For me, the jury's still out on this emerging health care deal in the House Energy & Commerce Committee. On one hand, it looks like progressives got some subsidies to working poor families reinstated as a Republican attempt to again attack women's reproductive rights failed. However, the public option still looks weakened and many House progressives are still concerned about the remaining Blue Dog approved reductions in aid to low and middle-income working families.
The liberal lawmakers voiced concern that the agreement would reduce federal subsidies intended to help people with low or moderate incomes buy insurance. In addition, they contended that the deal would weaken the proposed new government health insurance plan, which would compete with private insurers.
Moreover, the liberals also expressed a political concern, saying House leaders had compromised too early. “Under the agreement, private insurers are coming off unscathed,” said Representative Peter Welch, Democrat of Vermont.
He added, “They do quite well — too well, frankly.”
Representative Eliot L. Engel, Democrat of New York, said, “The public plan was eviscerated” under the deal announced Wednesday to get the bill moving again in the Energy and Commerce Committee.
Mr. Engel was less than enthusiastic about the resulting legislation. “It’s not a terrible bill,” he said, “but it’s not what I had hoped for.”
Meanwhile, some freshman Democrats still act like they have to be afraid of something that a strong majority of Americans support. It seems they still don't realize that if they can't support health care reform, then there's no point in running for reelection. Now is the time to get it done, and now is the time to enact a comprehensive solution that will get most everyone covered, ensure that we the consumers get the most out of what we pay, and lower costs across the board.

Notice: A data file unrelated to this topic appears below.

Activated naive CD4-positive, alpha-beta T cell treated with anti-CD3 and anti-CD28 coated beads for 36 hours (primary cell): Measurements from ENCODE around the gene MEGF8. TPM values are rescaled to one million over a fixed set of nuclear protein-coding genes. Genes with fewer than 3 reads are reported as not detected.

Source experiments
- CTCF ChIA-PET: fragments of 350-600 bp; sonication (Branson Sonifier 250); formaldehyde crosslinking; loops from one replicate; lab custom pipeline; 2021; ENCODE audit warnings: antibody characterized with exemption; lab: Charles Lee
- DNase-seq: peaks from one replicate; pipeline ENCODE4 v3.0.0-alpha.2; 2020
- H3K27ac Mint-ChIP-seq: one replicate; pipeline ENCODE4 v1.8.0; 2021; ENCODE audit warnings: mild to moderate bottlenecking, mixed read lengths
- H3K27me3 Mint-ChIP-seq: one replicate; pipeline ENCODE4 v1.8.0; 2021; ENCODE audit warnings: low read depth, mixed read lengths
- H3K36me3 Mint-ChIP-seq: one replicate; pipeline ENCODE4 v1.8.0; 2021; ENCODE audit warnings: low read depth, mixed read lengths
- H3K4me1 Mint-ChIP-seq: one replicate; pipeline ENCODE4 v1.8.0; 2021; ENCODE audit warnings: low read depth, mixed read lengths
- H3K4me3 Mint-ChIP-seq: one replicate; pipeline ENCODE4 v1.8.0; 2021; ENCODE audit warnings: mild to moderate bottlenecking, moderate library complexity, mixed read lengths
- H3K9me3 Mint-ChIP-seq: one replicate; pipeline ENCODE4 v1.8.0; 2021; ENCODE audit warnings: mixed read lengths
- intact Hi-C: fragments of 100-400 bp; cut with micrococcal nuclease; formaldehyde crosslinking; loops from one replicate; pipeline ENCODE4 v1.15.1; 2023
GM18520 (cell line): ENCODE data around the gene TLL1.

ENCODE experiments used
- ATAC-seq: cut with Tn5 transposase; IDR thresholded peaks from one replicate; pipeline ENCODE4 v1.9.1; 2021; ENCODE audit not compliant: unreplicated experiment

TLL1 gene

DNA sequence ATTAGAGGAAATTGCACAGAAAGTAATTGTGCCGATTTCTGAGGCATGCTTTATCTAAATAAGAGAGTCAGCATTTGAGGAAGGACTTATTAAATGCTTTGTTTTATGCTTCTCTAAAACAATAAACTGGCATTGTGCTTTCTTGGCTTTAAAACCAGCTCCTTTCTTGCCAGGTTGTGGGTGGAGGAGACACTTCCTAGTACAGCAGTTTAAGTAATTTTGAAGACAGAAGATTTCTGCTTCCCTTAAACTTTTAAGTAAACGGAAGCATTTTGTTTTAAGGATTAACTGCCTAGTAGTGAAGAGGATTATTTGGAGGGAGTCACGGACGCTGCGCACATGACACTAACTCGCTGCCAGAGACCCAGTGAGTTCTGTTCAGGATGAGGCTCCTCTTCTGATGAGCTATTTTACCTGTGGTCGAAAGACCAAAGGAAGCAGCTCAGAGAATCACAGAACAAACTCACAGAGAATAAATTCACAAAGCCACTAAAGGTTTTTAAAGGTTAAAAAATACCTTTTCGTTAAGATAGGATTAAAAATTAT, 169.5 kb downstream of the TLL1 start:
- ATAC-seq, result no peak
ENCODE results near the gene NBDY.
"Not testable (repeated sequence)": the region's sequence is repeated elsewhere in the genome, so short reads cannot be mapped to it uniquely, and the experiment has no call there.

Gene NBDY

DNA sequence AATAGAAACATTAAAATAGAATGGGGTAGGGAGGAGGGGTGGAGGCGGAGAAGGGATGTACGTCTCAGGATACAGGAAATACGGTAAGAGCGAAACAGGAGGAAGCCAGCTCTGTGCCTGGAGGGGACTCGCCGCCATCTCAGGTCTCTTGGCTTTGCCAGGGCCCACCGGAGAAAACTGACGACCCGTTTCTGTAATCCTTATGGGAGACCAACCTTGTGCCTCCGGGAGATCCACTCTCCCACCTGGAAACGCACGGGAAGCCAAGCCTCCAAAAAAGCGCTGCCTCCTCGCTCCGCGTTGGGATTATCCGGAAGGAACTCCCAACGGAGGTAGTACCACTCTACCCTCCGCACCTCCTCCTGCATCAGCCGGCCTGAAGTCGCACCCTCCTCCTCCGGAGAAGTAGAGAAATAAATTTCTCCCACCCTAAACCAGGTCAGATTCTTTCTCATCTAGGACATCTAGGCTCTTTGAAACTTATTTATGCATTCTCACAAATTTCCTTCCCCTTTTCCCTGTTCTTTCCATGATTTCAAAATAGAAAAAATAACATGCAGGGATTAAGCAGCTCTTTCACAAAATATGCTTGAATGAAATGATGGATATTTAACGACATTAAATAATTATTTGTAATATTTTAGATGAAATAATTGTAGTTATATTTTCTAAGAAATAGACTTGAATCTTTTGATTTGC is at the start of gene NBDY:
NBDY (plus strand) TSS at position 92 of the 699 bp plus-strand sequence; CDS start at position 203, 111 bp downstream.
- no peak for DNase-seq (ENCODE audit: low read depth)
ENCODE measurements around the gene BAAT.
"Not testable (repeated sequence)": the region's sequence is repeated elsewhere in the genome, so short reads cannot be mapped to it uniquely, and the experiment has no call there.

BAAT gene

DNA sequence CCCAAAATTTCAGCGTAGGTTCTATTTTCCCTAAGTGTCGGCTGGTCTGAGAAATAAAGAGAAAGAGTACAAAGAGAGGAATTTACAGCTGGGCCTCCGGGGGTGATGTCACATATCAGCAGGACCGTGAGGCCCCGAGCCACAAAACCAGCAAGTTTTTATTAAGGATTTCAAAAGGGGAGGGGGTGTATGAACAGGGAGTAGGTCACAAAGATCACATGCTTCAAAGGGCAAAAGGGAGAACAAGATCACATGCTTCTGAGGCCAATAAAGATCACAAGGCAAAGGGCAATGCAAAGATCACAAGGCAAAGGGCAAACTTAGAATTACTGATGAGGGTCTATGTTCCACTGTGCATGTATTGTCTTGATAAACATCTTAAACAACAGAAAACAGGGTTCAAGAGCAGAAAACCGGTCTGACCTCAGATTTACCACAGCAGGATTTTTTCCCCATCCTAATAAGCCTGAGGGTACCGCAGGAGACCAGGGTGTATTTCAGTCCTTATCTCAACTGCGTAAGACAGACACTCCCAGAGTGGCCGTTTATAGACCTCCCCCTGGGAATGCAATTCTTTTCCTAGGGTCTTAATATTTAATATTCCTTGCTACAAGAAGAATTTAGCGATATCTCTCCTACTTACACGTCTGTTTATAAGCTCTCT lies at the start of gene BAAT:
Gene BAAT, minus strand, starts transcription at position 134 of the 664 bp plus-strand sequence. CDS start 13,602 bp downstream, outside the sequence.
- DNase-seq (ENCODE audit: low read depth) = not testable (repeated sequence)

So hopefully, the final House bill will still be worth supporting. And hopefully, it will be able to push the final conference bill to the left, which means to actual sanity. I guess I'm still encouraged, but I'm also definitely keeping a watchful eye on these negotiations.
UPDATE: More details have emerged on the new House Energy & Commerce deal on health care. And fortunately, it looks like progressives are improving it.
[M]any liberals on Waxman's panel balked at some of the concessions, particularly an agreement that cut subsidies to low- and middle-income families for insurance premiums. This provided potentially more than $50 billion in savings to the overall cost of the legislation, but at the cost of cutting into working-class earners' ability to get affordable insurance.
"That added insult to injury," said Rep. Diana DeGette (D-Colo.), who helped negotiate the deal reached Friday morning.
The new deal, expected to be agreed to in an amendment to the 1,000-page package Friday afternoon, would find savings in part by forcing the Centers for Medicare and Medicaid Services to pay claims electronically and by allowing the federal government to negotiate prescription drug prices under the Medicare program.
Calling this a "unity amendment," the liberal and conservative Democrats hope to steer those savings back into subsidies for lower-income people in a health insurance exchange.
"We don't want to take that out of the hide of middle- and lower-class people," DeGette said.
DeGette said the original deal cut too deeply into the legislation's government-financed public plan, in which liberals had hoped to tie payments for health-care providers to Medicare rates, which are generally lower than what private insurers pay out. That deal forced the public plan to negotiate its payments with doctors and hospitals similar to the way private insurance companies currently do. The conservative Democrats who pushed for the arrangement argued that Medicare's rates traditionally were lower to rural hospitals and doctors as opposed to urban hospitals.
Hopefully, this means progressives are taking control of the health care debate and making Democratic leadership pass a good bill.